14. karenfrommentor on March 10, 2010 at 9:10 am

    You’re not broken Judy.

    I don’t understand why some people think that there must be a one size fits all when it comes to how we react to things.

    How you feel is how you feel. If it’s right for you, then it’s right.

    Maybe the next thing that you should lose is the friend who thinks that you’re broken.

  15. BOBBY on March 10, 2010 at 10:23 am

    If my place were ablaze (as Amy mentioned above) I would grab Kim and the cat (mostly in that order) and go have dinner! And as I was eating and sipping a margarita I would start thinking about what stores I would go to the next day to upgrade everything that was smoldering!

    I suppose I think the same if something or everything was stolen. I would only feel bad if those that did it left a mess (I am a bit tidy). Although, more likely than not, there would be feelings of wishing their getaway vehicle was hit by a train… OK, I know, bad karma there.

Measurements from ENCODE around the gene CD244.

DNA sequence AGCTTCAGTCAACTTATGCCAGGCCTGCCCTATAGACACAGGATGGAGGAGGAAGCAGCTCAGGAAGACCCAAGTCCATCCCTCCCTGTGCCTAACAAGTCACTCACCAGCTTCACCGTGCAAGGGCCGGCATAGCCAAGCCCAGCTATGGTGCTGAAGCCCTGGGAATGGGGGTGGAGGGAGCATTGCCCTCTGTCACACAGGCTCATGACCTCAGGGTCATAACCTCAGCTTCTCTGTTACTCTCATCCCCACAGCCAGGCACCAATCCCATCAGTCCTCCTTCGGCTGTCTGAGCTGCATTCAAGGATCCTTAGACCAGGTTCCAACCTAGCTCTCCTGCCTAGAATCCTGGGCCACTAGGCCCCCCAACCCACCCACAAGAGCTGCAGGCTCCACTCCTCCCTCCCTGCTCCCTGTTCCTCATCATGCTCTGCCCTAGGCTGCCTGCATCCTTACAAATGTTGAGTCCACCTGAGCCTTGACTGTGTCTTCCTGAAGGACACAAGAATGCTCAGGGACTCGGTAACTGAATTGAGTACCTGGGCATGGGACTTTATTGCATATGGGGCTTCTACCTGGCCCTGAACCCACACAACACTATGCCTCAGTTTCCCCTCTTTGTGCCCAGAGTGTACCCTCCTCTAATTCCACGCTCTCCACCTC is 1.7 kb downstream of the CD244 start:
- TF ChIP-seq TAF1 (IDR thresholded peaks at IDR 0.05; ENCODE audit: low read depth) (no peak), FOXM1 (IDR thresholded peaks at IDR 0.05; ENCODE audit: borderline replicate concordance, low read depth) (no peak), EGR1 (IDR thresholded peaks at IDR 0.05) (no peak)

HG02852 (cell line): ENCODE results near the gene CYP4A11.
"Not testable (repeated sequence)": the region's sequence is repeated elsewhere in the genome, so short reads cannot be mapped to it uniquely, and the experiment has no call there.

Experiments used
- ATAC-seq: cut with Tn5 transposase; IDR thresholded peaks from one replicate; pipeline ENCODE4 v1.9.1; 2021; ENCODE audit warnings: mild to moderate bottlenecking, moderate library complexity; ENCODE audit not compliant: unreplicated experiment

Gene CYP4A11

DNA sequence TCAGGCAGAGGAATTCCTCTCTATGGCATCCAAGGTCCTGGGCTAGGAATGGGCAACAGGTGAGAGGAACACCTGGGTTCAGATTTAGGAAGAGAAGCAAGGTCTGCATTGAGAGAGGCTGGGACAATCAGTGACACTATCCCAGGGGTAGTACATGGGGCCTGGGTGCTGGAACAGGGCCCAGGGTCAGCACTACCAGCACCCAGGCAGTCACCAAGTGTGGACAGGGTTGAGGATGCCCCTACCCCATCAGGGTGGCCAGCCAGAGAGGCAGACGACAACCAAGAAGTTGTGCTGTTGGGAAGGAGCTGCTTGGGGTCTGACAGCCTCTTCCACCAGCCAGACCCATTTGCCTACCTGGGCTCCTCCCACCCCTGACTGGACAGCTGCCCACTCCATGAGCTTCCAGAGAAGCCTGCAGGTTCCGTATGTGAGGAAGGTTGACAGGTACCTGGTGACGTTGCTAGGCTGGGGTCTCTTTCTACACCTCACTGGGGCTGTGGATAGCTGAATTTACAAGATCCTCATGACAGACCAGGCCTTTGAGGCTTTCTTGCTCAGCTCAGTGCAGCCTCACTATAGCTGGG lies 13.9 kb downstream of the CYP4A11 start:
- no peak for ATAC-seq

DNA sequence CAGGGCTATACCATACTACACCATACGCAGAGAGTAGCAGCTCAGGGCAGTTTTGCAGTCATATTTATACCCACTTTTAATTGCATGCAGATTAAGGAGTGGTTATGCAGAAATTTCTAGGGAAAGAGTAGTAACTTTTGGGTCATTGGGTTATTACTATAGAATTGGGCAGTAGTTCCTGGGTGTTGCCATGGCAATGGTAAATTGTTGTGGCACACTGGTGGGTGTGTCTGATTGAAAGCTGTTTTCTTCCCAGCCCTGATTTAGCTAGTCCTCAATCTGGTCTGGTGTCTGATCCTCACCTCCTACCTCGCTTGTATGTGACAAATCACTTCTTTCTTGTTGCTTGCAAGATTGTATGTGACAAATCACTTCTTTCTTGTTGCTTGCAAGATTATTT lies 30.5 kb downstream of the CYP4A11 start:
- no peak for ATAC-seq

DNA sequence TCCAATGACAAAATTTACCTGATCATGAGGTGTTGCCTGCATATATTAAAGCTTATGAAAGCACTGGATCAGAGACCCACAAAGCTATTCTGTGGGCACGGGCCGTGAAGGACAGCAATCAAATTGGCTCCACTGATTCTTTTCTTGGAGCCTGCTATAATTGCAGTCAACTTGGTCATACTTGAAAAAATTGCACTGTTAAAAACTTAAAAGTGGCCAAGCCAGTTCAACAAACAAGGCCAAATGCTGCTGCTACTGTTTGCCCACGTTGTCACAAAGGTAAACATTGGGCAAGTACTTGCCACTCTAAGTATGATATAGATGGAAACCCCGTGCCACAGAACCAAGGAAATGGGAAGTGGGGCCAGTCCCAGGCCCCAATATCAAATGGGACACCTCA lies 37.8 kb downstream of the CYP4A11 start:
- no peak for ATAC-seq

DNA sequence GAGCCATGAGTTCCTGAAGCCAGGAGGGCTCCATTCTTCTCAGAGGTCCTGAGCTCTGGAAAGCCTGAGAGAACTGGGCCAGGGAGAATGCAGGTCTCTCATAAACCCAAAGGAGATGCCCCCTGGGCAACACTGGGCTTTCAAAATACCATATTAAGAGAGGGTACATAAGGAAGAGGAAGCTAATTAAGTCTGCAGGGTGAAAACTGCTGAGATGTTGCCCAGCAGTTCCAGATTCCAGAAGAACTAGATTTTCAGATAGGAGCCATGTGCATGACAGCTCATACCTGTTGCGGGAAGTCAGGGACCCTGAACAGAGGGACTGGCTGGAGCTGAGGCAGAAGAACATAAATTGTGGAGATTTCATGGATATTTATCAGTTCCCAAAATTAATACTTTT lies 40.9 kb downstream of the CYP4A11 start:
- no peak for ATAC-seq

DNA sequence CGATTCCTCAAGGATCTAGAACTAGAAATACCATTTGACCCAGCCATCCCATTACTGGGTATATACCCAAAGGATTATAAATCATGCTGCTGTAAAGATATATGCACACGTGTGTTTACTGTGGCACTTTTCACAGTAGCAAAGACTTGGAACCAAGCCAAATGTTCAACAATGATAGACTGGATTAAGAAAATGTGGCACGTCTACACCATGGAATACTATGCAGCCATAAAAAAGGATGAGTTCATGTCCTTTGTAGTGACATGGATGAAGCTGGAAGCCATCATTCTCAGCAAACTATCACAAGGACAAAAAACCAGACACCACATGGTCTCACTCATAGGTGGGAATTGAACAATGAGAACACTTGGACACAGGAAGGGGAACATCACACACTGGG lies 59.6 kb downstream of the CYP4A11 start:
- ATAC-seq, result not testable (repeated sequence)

It’s certainly nice to have a few things, keepsakes I suppose, that spur memories and times long past. But not since I was about eight, when I would get a new pair of PF Flyers, have I really been tied to anything stuff-wise! (the Farrah Fawcett poster in my later years is a whole other story!)

    Real quick, and not in ANY way to make fun of that traumatic incident, I am going to reread your story with the Carpenters “We’ve Only Just Begun” playing in the background. It seems an appropriate choice. And a good tear jerker always needs music — think Brian’s Song!

  16. BOBBY on March 10, 2010 at 10:35 am

    its funny, your story makes me think about how it was instilled in me to always appreciate everything that I was given. And, at the same time, to remember that not one item was ever more valuable than the person that gave it to me.

    You were a good muse today!

  17. John Pruitt on March 10, 2010 at 11:08 am

    I remember the day my parents told me this had happened to you. I wanted to hurt someone on your behalf and couldn’t understand who could be so idiotically evil.

    I’m sorry the lesson was given to you even now years later. Back then I wanted to call and voice my support but we really were not ‘phone’ buddies. Heck, when I first contacted you to ask about any contact info on the Roaches, I thought you’d pull out a list of the ten thousand stupid things I did while living across the street and growing up.